I know so many of you who are parents are probably laughing at me. I know I sound like it’ll be easy but I can bet it won’t be, I’m not that naive! I’m fully anticipating a battle to get her to do things when I ask. However, this is why I want to be relatively strict while she is young and ease up the older she gets. I might not even need to worry – she might just do as she’s told first time (ha).

When I was 13, I knew how to wash and iron clothes, I helped with food shopping, hoovering and tidying. We had a rota in our kitchen for washing up, drying, putting away and sweeping the floor. By the time me and my brothers were 14, we were all pretty self sufficient – except cooking meals. I could cook, but Mum did that – I make flour explosions when I bake!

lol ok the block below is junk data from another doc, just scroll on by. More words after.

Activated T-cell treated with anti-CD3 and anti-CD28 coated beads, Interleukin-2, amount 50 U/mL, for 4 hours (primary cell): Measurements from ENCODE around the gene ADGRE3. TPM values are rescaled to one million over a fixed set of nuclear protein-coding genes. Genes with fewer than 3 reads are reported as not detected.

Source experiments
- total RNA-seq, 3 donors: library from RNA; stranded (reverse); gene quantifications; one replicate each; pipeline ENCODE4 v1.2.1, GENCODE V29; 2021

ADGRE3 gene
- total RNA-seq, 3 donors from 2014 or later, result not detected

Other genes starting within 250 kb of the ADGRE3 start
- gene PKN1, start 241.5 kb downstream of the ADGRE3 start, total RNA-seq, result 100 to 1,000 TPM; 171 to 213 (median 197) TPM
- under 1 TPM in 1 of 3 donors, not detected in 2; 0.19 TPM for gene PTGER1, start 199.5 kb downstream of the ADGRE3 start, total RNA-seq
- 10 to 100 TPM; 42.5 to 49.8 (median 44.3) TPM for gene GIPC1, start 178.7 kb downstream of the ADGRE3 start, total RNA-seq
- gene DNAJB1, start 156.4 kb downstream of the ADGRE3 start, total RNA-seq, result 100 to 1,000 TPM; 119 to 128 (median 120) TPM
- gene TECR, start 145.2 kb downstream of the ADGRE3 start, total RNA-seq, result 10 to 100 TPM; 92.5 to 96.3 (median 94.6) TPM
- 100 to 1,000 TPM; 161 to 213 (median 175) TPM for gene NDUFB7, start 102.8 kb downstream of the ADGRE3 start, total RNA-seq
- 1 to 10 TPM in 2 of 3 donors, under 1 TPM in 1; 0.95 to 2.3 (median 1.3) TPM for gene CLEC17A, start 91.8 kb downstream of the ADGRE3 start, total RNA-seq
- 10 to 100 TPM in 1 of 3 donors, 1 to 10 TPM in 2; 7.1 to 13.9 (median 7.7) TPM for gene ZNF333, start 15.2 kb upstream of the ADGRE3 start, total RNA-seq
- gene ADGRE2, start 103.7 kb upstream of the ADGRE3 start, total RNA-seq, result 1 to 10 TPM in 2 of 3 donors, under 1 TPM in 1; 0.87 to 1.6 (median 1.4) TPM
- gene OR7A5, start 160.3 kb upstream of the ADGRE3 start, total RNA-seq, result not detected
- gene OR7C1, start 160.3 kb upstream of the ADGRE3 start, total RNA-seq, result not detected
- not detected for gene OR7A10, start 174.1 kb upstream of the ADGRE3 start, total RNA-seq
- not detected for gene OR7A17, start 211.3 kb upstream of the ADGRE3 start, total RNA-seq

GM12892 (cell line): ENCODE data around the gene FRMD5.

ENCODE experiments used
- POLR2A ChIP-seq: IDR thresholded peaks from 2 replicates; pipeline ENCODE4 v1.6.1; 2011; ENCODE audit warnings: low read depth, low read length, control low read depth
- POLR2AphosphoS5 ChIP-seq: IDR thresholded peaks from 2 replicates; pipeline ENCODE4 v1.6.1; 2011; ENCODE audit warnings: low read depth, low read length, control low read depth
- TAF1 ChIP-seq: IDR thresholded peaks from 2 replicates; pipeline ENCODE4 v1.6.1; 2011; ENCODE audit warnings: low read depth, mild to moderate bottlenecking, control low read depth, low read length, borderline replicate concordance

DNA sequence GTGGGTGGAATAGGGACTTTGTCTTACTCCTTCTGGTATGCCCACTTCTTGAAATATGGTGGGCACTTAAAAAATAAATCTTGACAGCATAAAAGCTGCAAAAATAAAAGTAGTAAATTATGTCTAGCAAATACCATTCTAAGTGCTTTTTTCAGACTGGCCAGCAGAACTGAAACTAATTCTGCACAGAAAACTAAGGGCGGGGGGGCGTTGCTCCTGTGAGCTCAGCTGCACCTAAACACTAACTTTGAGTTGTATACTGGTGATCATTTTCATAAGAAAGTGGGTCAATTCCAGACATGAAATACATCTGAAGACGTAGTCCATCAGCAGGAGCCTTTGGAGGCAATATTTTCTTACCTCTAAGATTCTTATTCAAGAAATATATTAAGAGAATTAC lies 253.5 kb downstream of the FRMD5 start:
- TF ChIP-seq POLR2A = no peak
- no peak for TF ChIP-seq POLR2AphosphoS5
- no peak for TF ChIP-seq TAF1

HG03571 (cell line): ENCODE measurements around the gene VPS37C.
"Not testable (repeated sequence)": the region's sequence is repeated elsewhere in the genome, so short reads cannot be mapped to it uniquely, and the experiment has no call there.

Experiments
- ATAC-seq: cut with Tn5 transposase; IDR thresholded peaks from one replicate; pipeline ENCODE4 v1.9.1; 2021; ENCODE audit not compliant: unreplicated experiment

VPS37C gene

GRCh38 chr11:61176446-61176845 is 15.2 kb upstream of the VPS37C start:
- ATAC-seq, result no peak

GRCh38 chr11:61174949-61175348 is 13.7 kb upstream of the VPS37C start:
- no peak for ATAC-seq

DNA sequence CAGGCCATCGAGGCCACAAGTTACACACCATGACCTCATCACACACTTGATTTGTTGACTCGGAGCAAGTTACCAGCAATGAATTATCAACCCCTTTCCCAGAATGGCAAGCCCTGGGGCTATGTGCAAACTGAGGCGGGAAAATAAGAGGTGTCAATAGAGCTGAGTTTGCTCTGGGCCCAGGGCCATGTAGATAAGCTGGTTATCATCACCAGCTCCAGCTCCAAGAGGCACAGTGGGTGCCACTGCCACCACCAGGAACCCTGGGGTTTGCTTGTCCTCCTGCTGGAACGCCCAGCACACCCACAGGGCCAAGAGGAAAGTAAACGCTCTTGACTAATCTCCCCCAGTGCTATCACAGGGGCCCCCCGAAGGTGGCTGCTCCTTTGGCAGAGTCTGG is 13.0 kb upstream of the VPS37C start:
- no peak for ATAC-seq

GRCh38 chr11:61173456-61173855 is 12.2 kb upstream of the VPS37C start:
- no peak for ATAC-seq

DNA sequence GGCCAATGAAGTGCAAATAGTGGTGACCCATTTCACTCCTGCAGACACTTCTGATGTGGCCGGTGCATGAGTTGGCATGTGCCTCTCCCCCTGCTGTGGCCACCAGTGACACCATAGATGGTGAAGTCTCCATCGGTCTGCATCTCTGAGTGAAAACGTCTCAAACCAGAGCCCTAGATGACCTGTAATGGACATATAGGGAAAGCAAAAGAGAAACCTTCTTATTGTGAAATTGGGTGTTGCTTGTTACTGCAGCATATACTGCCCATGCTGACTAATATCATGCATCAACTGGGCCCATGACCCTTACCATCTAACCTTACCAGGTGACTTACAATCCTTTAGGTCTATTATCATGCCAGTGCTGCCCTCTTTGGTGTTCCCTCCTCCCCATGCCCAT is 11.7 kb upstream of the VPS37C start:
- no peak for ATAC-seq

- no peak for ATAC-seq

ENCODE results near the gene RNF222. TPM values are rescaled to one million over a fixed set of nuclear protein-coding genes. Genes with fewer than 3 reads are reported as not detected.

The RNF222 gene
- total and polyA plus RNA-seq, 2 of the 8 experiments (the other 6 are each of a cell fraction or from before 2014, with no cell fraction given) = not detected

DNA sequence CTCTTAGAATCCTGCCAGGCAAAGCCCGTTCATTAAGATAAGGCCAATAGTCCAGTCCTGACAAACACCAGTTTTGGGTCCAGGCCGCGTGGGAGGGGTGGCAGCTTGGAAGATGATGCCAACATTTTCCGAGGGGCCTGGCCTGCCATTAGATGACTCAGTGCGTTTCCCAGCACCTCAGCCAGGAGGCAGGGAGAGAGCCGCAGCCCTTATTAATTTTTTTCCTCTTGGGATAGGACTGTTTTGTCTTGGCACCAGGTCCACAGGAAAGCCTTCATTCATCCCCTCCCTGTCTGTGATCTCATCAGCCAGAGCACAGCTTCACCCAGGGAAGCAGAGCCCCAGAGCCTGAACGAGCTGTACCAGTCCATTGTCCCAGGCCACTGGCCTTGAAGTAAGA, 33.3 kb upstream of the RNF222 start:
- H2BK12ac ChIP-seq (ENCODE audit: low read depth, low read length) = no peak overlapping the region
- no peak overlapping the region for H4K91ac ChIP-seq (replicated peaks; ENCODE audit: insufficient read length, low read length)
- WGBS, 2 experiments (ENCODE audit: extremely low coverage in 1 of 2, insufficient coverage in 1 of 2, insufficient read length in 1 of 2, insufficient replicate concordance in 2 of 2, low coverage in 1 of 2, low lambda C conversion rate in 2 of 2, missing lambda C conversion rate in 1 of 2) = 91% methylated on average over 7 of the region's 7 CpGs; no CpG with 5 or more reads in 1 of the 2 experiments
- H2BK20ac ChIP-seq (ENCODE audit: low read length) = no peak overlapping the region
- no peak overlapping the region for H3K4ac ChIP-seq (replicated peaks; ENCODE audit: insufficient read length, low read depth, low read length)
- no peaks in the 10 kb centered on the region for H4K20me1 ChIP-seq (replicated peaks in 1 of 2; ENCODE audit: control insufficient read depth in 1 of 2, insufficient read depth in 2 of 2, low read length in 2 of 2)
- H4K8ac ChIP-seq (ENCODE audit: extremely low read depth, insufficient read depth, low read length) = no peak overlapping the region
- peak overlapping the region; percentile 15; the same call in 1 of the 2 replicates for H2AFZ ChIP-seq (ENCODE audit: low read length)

I will do my best to make sure my children understand that no means no, right from wrong and using manners. I want them to be confident, competitive and have respect for their elders and people around them. I don’t want them to bully others, but to share and be mindful of others’ feelings.

And if they decide that they want to have a tantrum about it, well they get nothing but an early bed time and confiscated toys.

So, Sophie, in 16 years when you read this blog you can tell me how I’ve done. DO YOUR HOMEWORK!